Replaced by genetically-edited children's revelations, the organizers are breathing out when the controversial scientist in the midst of "breakthroughs" takes on the scene.
South Korean scientist Jiankui talks about Hong Kong's biomedical experts' speech Wednesday after publishing first-world genetically edited baby first-hand claims.
In a video posted on YouTube, a university professor pointed out that two weeks ago two twin births had been modified by DNA to prevent HIV hiring.
Movement – which was the first doctor to be true – fostered a strong debate between the scientific community, which worried about the lack of true data and the genes of embryos and healthy editing for children.
2nd International Human Genome Editorial The summit organizers, as it opened on Tuesday, did not know about work.
David Baltimore, a biologist and summit chair, said AFP said it was "trustworthy" for the conference.
"I have not seen any research and I do not know what he is thinking about," said Baltimore.
The main conferences were held during the press conference on the opening day, after the conference, they received international attention in the revelations of the gene child.
John Christodoulou, a genomic physician at Melbourne University, said the investigation seemed to have overcome "conventional ethical processes."
"But the person who has done so is to edit human embryos and bring them to their birth … there is a real risk of the so-called disabling effects," he added.
"Technology can cause mutations or eliminate chromosomes in other areas when we are in the direction."
Margaret Sleeboom-Faulkner of Sussex University said AFP on Tuesday "will be very wise to ensure that this standard does not happen."
He was educated at Stanford University and works in the southern China laboratory of the city of Shenzhen, the twentieth "was changing with DNA CRISPR, which allows scientists to suppress and replace stress.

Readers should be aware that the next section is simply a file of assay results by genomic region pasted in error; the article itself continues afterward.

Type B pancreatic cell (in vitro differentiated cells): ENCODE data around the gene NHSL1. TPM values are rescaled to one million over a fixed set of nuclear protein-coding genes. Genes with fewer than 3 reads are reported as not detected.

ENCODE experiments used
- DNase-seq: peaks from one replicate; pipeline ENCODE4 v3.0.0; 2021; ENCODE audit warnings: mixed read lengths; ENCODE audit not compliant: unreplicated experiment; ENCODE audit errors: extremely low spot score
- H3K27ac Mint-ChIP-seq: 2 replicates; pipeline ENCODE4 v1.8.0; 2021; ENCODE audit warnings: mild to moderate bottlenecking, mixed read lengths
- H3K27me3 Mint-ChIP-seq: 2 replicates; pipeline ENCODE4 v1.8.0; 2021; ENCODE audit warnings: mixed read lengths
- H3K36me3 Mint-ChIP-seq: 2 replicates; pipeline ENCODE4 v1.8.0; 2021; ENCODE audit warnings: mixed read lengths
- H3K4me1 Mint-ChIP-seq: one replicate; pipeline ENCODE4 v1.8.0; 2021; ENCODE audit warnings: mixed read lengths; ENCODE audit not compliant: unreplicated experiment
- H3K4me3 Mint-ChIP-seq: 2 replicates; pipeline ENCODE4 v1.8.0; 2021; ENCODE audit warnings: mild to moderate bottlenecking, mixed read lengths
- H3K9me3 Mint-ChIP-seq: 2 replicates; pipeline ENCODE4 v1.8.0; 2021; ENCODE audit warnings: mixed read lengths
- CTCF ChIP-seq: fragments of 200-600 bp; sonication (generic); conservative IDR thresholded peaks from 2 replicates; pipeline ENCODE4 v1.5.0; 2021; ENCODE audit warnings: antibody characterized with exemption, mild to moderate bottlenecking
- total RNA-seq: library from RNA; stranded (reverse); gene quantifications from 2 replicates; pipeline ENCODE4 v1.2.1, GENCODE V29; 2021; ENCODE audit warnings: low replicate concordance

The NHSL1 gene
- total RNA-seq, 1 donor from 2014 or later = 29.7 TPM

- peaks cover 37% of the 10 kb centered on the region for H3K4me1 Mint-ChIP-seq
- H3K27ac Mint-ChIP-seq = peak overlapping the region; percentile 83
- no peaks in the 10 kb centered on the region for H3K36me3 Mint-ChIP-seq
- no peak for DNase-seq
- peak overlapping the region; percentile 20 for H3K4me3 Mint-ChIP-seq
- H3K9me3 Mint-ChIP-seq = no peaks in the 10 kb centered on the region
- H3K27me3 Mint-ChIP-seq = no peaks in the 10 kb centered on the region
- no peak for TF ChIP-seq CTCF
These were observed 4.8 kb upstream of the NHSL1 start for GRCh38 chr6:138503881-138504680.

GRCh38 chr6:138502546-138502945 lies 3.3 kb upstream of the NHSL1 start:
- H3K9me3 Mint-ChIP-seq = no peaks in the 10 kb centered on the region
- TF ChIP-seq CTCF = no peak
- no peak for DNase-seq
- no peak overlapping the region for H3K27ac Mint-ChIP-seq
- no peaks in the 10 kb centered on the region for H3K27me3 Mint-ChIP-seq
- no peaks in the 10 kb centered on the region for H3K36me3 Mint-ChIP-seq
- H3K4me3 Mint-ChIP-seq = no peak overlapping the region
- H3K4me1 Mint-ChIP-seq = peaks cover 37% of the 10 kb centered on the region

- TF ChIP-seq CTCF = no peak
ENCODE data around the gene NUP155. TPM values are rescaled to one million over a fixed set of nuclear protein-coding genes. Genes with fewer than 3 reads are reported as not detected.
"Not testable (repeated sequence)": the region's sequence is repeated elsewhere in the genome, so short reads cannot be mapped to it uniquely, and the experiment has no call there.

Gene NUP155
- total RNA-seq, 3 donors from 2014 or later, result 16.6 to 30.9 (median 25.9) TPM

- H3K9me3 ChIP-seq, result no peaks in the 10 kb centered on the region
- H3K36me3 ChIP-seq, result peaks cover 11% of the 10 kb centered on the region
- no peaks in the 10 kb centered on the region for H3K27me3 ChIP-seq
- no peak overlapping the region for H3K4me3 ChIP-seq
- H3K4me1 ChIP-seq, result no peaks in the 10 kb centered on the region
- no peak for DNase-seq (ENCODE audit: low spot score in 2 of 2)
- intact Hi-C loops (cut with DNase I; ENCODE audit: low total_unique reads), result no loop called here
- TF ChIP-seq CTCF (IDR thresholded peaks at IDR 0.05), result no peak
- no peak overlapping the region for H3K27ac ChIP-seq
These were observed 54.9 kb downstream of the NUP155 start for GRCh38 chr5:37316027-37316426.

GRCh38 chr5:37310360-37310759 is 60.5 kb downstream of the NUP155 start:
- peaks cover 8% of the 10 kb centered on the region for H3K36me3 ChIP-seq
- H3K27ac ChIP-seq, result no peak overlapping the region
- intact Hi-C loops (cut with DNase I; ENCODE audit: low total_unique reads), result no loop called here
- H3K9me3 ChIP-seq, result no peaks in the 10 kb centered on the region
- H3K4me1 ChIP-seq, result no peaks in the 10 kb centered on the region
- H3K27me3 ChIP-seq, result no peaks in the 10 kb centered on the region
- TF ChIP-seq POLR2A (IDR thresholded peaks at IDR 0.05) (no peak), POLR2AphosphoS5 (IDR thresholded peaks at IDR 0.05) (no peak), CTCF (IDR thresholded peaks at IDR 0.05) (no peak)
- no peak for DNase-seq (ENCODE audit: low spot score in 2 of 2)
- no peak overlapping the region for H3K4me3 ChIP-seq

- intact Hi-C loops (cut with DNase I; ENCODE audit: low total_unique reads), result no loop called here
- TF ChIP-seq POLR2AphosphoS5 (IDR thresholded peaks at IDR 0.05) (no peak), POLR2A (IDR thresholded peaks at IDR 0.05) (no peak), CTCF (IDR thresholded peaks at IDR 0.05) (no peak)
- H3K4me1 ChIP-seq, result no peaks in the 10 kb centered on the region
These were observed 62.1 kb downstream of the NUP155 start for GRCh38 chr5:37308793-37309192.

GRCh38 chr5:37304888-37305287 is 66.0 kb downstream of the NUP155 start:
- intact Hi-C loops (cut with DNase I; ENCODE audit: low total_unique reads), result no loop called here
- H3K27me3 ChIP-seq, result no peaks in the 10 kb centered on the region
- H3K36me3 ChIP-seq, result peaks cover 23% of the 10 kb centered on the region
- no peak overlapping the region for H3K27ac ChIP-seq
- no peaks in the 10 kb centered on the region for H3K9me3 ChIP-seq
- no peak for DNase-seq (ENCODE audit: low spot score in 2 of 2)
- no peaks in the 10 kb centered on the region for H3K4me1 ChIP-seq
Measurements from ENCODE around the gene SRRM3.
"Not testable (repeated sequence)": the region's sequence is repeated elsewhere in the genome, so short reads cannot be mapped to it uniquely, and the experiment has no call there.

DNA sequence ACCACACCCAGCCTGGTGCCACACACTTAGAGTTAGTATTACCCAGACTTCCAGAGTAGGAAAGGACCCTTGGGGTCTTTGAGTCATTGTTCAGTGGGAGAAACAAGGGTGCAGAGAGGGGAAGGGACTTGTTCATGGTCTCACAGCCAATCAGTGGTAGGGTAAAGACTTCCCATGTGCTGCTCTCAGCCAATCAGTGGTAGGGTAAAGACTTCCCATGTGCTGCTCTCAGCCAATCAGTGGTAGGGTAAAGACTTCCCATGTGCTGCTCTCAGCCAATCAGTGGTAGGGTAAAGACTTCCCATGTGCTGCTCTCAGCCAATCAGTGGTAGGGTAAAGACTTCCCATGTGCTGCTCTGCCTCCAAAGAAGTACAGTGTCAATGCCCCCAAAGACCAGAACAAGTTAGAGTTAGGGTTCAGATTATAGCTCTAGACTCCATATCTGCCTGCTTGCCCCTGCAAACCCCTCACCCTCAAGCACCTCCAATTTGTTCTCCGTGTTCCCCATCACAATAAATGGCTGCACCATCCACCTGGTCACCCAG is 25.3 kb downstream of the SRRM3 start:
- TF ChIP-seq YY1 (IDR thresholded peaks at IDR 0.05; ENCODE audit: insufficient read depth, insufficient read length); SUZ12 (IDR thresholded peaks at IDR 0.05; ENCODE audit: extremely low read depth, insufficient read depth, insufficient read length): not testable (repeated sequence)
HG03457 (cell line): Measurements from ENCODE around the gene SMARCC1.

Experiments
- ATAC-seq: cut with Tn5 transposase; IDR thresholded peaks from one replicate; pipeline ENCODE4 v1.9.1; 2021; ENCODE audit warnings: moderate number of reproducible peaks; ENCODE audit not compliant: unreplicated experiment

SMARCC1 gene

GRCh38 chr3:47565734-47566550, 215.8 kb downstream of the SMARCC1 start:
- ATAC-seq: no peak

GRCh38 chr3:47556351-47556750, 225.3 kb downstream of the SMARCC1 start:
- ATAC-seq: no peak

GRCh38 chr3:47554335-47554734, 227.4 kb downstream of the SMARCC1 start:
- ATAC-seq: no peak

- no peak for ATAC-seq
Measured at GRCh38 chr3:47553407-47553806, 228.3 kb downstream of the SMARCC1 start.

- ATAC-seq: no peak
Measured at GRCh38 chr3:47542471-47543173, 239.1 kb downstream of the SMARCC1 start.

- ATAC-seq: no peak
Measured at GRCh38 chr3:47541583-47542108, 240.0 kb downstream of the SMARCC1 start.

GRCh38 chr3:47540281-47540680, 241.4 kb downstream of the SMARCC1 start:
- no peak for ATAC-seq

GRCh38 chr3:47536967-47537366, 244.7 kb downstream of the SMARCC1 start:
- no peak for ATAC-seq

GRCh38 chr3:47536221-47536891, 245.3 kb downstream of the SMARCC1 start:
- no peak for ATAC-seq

Gene editing is a possible solution of hereditary illnesses, but it is highly controversial that changes will be transmitted to future generations and eventually lead to a complete gene pool.
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Qiu Renzong, for the first time, said the vice president of the Ethnic Committee of the Chinese Health Ministry said in a report on gene editing that China's loose regulations mean that scientists who do not rule regularly do not have any punishment and I think the ministry has no teeth. "
He has participated in the debate on He Jiankui on Wednesday and talks on Thursdays on the development of human principles by developing moral principles and security standards.
But skeptical experts questioned the advanced claim, as well as other fronts.
The Chinese National Health Commission has ordered "immediate investigation", as the Xinhua news agency has said, while the Shenzhen hospital admitted its involvement in the research program.
While the university worked there, he went further, without paying any payments in February, and his claims called "academic ethics and serious acoustic standards".
He did not answer in the AFP's opinion.
Human DNA editing is highly controversial, and in many countries it is well controlled.
But this is not the first time Chinese researchers experiment with human embryo technology.
In September last year, Sun Yat-sen University scientists used an adapted version of the gene expression to correct a mutation of human embryos.
There is also a historical fraud in the academic community of China, including the last year's scandal, which resulted in the withdrawal of 100 "committed" academic papers.
A Chinese group of 100 scientists said they had a conversation with Hu Jiankui's claims and called "China's reputation and global development in biomedical research".